Talking to avclub he says, “I was concerned for a few reasons. I was concerned that George wouldn’t like it, and it turned out to be true. But I was actually concerned that he wouldn’t like it for a different reason. I thought that George would object because he’s a gay actor who was playing straight. I know that was difficult, that he couldn’t come out and that he had crafted a straight character. Then, now, because he’s an activist and he’s out of the closet—clearly, this is an homage a little bit to him—[I worried] he would object to us taking that from his life and say, “Hey, I was a gay actor who created a straight character, and now you’re making him gay because I’ve come out of the closet?,” that we were just seeing him for his sexual orientation. So I thought that would be where he would object. It turns out not to be his objection. But that’s what I was worried about.”
He also had a couple of other worries, adding, “Asian men have been basically eunuchs in American cinema and television, and I thought maybe it would be seen as a continuation of that”.
Cho also wondered if it might accidentally send the wrong message, as, “I was concerned that because this is the same genetic Sulu—although we’re in an alternate timeline—that we would be inadvertently implying that sexual orientation was a choice.”
However, he ultimately thinks it’s a very good thing. “We’re executing [Star Trek creator Gene] Roddenberry’s intent, I think: infinite diversity in infinite combinations. It’s very much a part of the ethos of Star Trek. I have to say, all things considered, it’s working great, and I’m proud of it,’ he says.
There is something we won’t be see though, which is a kiss between Sulu and his husband, as it’s been cut. Cho told Vulture, “It wasn’t like a make-out session. We’re at the airport with our daughter. It was a welcome-home kiss. I’m actually proud of that scene, because it was pretty tough. We’re two straight guys and had to get to a very loving, intimate place. It was hard to do on the fly. We had to open up. It came off well, in my view.”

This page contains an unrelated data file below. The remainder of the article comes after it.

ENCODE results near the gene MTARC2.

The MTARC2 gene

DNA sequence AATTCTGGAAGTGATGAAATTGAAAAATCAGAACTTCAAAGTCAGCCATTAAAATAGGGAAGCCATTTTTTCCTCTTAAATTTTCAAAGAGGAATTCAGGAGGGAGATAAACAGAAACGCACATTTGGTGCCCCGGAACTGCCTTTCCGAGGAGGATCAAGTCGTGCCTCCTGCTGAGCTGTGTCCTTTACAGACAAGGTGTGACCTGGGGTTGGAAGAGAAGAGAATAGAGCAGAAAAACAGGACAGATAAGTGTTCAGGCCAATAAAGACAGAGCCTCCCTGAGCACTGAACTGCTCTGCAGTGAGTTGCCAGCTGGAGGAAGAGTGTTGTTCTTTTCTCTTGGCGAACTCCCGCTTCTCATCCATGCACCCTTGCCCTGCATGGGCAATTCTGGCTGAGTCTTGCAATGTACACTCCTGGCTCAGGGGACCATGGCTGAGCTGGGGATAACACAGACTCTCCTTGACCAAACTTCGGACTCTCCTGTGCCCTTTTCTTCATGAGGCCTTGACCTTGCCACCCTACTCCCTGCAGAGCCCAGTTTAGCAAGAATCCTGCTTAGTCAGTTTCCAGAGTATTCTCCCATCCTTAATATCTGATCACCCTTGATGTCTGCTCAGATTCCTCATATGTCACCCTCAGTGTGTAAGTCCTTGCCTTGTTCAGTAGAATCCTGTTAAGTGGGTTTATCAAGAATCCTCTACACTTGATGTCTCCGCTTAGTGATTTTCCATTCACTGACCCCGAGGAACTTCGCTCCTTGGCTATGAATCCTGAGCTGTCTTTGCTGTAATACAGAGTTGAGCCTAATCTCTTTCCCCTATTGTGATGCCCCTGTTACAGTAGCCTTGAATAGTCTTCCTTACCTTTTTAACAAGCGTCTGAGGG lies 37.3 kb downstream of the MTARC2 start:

Surprisingly, Sulu’s husband is played by the film’s co-screenwriter, Doug Jung, as, “We were in Vancouver first and we finished up the production in Dubai and that scene was in Dubai and I was like, ‘Hey, so who’d you get?’ They were like, ‘We can’t find anybody! Doug may have to play him!’ It started out as a joke. I was like, ‘Haha.’ And then at some point they were not joking. We definitely had trouble finding East Asians first off, and then actors willing to play gay. We had a guy and then his parents really objected. Basically, we couldn’t find an Asian actor willing to play gay in Dubai is my understanding.”
However, it was important to Cho that Sulu had an Asian husband, but perhaps not for the reasons you might think. He says, “Basically it was a little Valentine to the gay Asian friends that I grew up with. This may be presumptuous, but I always felt the Asian gay men that I knew had much heavier cultural-shame issues. This is probably more so for my generation than for yours, but I felt like those guys didn’t date Asian men because of that cultural shame. So I wanted it to seem really normal in the future. I thought that would be the most normal thing, that there was zero shame in the future. I don’t know if that hit or not, but it was something that I felt in my gut and asked for that.”